I began this blog on nanotechnology to find how nano molecules are produced, stabilized and utilized in the cosmetics industry. As in everything in life, the journey of discovery often leads us to profoundly new knowledge beyond our own imagination.
Nanotechnology, just like many other breakthrough technology bring with it some pros and cons.
Nanotechnology (nano: One billionth) is a novel arena with promising applications in the field of medicine, especially pharmaceuticals for safe and targeted drug delivery. Its particles 80,000 times smaller than the width of a human hair can help deliver high efficacy ingredients for medicinal reasons and anti aging skin care.
However, the size of nanoparticles is their greatest asset and their greatest health risk. They are so small they can infiltrate the lungs and intestinal walls, giving the toxins free access to the body. As your skincare paparazzi, it is our responsibility to ensure our skincare recommendations have been safely used and tested by many.
So far, nano technology is widely used in sunscreen as it helps to make titanium dioxide and zinc oxide look transparent (not white opaque) and optimize its UVA/UVB protection. Next most used is Hyaluronic acid (HA), a ‘biologically green’ multifunctional polysaccharide that has been used as/with drug delivery vehicles for molecular imaging, drug delivery, tissue repair and regeneration. Silver nanoparticles, which have antibacterial activity, are also being incorporated into toothpastes and shampoos as preservatives.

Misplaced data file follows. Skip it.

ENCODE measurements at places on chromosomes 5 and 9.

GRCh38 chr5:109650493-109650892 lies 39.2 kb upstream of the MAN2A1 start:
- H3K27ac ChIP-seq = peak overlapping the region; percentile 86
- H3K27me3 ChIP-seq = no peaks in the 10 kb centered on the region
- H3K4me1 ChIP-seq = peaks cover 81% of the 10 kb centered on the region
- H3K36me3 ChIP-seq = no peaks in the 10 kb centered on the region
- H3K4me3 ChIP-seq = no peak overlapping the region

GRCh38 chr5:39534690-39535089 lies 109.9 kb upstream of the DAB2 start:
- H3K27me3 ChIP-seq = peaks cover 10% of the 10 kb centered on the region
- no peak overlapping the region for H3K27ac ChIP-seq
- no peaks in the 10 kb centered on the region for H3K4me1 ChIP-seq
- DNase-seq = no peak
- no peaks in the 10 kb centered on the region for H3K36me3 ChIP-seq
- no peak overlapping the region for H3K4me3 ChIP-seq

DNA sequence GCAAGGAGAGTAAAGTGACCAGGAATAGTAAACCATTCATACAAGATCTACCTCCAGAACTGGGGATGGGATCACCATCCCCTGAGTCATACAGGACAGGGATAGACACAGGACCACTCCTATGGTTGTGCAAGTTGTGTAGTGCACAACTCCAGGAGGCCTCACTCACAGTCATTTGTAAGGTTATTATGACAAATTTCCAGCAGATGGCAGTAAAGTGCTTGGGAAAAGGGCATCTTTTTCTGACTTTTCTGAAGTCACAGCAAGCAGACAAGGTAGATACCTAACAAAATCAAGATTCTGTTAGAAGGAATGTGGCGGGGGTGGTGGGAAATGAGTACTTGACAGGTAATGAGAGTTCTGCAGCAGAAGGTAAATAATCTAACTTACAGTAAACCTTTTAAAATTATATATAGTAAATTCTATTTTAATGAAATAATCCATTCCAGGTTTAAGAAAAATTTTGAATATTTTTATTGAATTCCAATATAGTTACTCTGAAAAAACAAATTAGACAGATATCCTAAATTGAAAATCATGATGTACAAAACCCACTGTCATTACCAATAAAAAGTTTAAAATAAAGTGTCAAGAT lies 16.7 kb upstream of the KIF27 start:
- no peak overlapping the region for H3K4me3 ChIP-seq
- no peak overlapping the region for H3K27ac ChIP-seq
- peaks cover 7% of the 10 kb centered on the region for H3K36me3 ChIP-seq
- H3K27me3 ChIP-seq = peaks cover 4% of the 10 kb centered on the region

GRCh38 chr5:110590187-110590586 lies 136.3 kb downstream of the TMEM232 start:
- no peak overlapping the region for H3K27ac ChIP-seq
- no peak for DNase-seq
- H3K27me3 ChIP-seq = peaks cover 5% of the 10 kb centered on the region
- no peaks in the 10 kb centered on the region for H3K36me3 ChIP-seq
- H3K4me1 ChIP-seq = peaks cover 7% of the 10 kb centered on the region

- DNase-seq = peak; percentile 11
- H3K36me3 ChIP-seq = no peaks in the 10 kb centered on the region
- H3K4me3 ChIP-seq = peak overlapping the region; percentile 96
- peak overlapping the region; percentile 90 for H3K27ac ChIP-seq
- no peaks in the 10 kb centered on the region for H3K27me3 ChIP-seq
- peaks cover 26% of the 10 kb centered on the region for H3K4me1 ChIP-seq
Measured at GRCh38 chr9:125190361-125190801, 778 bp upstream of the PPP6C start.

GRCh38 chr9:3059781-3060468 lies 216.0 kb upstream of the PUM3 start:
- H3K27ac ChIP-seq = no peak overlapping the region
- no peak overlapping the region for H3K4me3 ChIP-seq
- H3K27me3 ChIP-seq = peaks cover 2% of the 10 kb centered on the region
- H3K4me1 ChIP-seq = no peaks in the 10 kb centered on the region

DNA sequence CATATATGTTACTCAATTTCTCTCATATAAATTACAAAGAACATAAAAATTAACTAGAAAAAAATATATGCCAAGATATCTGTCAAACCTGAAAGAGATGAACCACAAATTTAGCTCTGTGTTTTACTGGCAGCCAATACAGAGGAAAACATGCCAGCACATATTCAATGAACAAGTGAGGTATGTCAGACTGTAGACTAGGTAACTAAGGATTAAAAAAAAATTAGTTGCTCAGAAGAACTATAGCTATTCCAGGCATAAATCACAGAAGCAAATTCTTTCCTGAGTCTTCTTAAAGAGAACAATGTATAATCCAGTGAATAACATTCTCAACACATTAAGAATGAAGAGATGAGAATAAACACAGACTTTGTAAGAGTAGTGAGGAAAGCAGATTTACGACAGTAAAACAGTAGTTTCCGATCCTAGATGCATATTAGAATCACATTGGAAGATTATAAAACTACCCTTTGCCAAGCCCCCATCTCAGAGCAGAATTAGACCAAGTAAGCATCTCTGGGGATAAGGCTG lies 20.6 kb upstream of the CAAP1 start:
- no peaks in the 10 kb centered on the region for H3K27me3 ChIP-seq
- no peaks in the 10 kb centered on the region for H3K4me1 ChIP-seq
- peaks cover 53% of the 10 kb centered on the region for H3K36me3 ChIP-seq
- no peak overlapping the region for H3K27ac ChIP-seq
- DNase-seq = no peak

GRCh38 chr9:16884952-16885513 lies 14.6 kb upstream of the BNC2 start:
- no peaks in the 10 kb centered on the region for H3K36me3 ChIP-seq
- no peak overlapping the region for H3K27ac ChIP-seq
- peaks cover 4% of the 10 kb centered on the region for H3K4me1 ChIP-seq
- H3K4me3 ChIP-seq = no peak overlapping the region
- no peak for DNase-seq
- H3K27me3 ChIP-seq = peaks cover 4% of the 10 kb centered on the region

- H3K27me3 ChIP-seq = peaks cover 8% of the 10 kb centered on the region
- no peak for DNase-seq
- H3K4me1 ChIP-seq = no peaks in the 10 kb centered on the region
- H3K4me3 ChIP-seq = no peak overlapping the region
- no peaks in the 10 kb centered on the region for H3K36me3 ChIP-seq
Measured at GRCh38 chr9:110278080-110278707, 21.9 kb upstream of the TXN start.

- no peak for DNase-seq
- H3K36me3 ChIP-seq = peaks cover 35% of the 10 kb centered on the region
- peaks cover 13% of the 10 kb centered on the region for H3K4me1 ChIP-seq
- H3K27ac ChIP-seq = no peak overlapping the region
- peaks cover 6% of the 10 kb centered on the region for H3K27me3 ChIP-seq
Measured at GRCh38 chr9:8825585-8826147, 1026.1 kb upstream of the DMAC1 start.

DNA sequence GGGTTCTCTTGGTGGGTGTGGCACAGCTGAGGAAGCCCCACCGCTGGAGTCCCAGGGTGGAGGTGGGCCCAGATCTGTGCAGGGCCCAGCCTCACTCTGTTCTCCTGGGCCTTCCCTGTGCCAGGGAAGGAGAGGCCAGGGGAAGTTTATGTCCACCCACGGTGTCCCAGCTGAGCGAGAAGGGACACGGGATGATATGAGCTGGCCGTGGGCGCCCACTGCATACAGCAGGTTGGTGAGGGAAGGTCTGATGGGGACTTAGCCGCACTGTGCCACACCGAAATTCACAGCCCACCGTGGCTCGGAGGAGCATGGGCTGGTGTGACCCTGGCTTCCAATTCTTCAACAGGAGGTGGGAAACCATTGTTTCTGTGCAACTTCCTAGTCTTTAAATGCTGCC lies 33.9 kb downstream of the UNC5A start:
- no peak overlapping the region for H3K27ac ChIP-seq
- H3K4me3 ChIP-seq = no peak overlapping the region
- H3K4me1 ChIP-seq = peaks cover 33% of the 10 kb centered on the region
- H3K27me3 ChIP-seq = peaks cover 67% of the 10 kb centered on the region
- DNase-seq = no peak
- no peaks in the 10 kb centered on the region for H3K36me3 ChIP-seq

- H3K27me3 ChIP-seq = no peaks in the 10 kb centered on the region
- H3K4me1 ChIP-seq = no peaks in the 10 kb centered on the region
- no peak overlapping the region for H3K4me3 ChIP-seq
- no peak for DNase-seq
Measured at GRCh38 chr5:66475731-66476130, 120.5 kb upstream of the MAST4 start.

Another of its usage is in delivering Retinoids, which are derivatives of Vitamin A shown to improve the appearance of skin, are sensitive to and made less efficient by sunlight. In an article in the medical journal Skin Therapy Letter, Dr. Adnan proposes that nanotechnology may increase the stability of retinoids and allow the compounds to better reach the lower layers of the skin. Additionally, Dr. Adnan speculates that nanoparticles may one day deliver materials that currently require injection such as botulism toxin, more commonly known as BOTOX, without needles.
But, it is critical to test the safety of nanoparticles throughout their various applications because nanoparticles have the potential to be more reactive than their larger counterparts. One of the largest fears is that nanoparticles could penetrate below the skin and accumulate in other tissues or organs and induce toxicity.
Whilst many manufacturers may claim that nanotechnology can help deliver the active ingredients for anti-aging skincare, we would love to suggest that we ‘go big’ on more traditional skincare and thread cautiously on the much hyped nano technology enabled products.
Hope you found this blog useful as part of the series of Skin Care Singapore.